Mulayam Singh Yadav & Amar Singh

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Photo: Tehelka Archives
Photo: Tehelka Archives

The contrast could not have been sharper. There was the leader, a quintessential Lohiaite breathing fire and brimstone. And there was this safari-suit-clad suitor fervently in pursuit of him, boasting of a lifestyle and connections that could not have been more contrarian. It was at a Kanpur industrialist’s house that Mulayam Singh Yadav was introduced to a certain Amar Singh — he of the gold cuff-links and phirangi cars, reeking of all the apparent signs of a five-star-variety socialite who frequented filmi parties and boasted of Bollywood connections, apart from several other attributes associated with such a type. The two came to be politically identified with each other in 1995 and, much to the chagrin of the Samajwadi Party rank and file, ‘Netaji’ actually managed to strike an instant rapport with someone so ostensibly different from the kind of people he had otherwise associated with in his political career.

The credit for the initial spadework in the relationship, say insiders, goes to the burly Amar Singh. He brandished his contacts and a silver tongue, and knew how to work political and corporate interests as also handle the English media, something that ‘Netaji’ found difficult. It did not take the two very long to travel a long distance from those early identities. Together, they made the Samajwadi Party a byword for opportunistic politics.

Over time, Mulayam has hobnobbed with everyone — the Left parties, the Congress, Kanshi Ram’s Bahujan Samaj Party (though he stands opposed to Mayawati’s BSP) and the Bharatiya Janata Party — in an attempt to increase his weight in national and state politics. In Amar Singh, Mulayam found just the man who knew what sells in New Delhi and, in turn, provided him the legitimacy and the political platform for his glib sales talk. And, for a long while, both benefited. One with his rural background and a solid caste base desired acceptance by the urban elite and the other, with overwhelming political ambition, had no political base. Amar Singh brought the icons of urban India to Netaji’s doorstep and helped realise his urban fantasies.

There was more. Amar, in the honeymoon phase, facilitated hobnobbing with the captains of industry and helped cut deals with them. The party’s brand ambassadors were not those leading backward caste or rural struggles, but Bollywood personalities — Amitabh and Jaya Bachchan, Jaya Prada and Sanjay Dutt. Some of them were accommodated in Parliament as Rajya Sabha members and others used for elections and other campaigns.

Even as Amar Singh became the Samajwadi Party’s predominant fundraiser, there were subtle and not-so-subtle shifts in the bargain. From Saifai and village chaupals, the Samajwadi Party moved to five-star hotels, and from Etawah to Bollywood and the corporate boardrooms of Mumbai and New Delhi.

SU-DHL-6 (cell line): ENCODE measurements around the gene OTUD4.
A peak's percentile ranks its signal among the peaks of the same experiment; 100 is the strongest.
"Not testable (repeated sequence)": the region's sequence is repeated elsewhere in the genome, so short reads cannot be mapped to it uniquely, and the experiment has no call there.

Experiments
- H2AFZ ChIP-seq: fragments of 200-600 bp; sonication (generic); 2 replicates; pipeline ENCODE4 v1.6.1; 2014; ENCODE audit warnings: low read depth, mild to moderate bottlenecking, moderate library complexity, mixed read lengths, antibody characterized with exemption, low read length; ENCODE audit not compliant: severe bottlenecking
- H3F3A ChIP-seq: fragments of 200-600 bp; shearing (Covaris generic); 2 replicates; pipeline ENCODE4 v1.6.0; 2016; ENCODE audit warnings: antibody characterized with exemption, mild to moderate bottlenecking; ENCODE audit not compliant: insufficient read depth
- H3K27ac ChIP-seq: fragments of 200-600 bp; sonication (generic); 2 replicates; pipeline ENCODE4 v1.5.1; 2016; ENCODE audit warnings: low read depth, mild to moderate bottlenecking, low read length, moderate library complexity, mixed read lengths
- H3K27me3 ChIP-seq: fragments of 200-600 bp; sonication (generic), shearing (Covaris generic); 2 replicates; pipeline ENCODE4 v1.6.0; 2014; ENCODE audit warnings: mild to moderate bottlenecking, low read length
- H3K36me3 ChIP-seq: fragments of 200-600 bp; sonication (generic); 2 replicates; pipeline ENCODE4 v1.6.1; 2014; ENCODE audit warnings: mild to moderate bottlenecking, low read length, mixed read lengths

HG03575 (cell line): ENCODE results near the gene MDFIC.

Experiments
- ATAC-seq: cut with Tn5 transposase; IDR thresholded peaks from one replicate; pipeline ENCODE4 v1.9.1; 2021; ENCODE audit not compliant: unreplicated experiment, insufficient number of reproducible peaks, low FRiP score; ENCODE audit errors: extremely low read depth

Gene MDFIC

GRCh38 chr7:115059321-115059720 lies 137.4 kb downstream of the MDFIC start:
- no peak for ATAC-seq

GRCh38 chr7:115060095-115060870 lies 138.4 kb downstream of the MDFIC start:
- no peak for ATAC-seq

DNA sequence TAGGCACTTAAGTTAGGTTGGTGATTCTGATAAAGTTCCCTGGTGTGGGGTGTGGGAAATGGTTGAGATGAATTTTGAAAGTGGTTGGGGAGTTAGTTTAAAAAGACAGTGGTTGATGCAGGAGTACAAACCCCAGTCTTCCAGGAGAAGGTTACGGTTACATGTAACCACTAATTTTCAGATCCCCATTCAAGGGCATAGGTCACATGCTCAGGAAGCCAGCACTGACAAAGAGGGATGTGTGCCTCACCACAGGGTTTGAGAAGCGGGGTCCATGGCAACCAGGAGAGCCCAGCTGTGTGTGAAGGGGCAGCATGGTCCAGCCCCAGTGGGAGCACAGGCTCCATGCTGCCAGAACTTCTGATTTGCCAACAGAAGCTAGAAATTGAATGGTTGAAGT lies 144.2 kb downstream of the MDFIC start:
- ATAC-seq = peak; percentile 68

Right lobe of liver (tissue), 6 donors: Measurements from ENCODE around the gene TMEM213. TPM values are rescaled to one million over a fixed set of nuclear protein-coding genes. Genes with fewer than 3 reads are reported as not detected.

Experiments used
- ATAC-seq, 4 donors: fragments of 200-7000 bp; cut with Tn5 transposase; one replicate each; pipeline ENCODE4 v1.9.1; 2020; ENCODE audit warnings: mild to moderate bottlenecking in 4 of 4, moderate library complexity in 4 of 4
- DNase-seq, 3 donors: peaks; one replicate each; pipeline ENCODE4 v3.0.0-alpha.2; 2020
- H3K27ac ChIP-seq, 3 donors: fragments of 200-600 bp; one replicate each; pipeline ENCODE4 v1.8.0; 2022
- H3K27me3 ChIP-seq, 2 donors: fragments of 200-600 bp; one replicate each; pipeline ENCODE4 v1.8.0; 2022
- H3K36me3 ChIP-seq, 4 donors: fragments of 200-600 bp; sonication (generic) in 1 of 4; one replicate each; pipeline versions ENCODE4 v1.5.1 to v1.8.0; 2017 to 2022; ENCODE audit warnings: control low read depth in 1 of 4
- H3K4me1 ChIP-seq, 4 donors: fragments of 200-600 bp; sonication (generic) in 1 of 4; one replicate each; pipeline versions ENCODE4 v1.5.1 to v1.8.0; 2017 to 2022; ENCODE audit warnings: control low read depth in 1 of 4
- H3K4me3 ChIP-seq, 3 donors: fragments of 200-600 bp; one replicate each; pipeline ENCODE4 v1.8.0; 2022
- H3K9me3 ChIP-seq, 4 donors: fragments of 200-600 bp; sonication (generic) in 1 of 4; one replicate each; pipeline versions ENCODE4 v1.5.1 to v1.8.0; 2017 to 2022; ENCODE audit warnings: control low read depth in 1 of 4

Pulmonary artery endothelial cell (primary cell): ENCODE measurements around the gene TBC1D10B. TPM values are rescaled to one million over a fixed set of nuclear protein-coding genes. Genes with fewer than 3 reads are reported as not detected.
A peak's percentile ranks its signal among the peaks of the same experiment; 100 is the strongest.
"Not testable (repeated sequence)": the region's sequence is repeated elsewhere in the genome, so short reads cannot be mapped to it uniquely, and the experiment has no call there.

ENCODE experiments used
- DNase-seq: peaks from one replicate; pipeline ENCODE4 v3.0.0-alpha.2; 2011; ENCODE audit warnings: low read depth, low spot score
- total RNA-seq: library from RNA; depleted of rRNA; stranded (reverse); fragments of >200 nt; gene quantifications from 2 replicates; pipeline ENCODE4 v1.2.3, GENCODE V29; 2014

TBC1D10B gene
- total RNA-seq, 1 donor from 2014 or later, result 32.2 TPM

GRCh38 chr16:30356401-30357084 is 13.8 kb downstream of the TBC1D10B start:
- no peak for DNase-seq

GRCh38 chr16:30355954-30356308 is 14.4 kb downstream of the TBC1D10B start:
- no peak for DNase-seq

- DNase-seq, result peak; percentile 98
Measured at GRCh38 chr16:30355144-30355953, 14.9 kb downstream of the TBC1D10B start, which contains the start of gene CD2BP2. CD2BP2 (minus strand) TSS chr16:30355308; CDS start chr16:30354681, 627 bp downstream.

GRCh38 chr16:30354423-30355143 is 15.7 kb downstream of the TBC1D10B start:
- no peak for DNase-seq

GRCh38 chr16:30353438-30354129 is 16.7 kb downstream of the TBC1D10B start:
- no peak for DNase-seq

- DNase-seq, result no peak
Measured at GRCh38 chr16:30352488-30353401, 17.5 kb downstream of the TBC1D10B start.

Mulayam started out as a primary school teacher who was influenced by Ram Manohar Lohia. He was elected to the Uttar Pradesh Legislative Assembly in 1967 on a Samyukta Socialist Party ticket. From there he moved to Chaudhary Charan Singh’s Lok Dal. Charan Singh saw himself as a leader of farmers — who made up 90 percent of the voters in Uttar Pradesh — not of castes, and so did Mulayam at that time. He also shared Charan Singh’s visceral hatred of the Nehru-Gandhi family’s hold over politics.

The politics of Uttar Pradesh, however, changed suddenly and unrecognisably after the Babri Masjid demolition and the implementation of the Mandal Commission report. Two backward-caste leaders — Mulayam Singh and Kalyan Singh — were launched on the national stage from seemingly opposite ends of the political spectrum. The former represented the Yadavs and the latter, the Lodhs. One was projected as the champion of secularist ideals and the other was the Hindutva hero who helped destroy the Babri Masjid.

Over the years, Mulayam’s desire to see his kin control politics at all levels has propelled them to positions ranging from block pramukhs and district panchayat heads to MLAs and MPs.

The camaraderie between Amar Singh and Mulayam, however, did not last. There are solid reasons for the estrangement — for one, Mulayam’s son Akhilesh Yadav has no love lost for someone who was among those because of whom the Samajwadi Party’s leading family slowly moved away from rural issues. Even the Yadavs began to see the party as representing only one section of the community — the Kamariya Yadavs, to which Mulayam Singh belongs — to the detriment of the rest of the Yadavs (the Ghausi Yadavs). Moreover, the rise of Amar Singh in the party had gone hand-in-hand with the marginalisation of leaders of consequence from other castes and communities — whether it was the late Janeshwar Mishra or one-time-Mulayam lieutenant Beni Prasad Verma or Azam Khan. Some were reduced to ciphers within the party organisation, others ousted.

Given the sweepstakes, there was just no way that Amar Singh could have remained in the Samajwadi Party given immediate personal and political factors that worked five years ago. But is there the possibility of a rapprochement between the two? Although badly done in by serious health issues, Amar Singh is said to be keen on a berth, either for himself or for close friend Jaya Prada.

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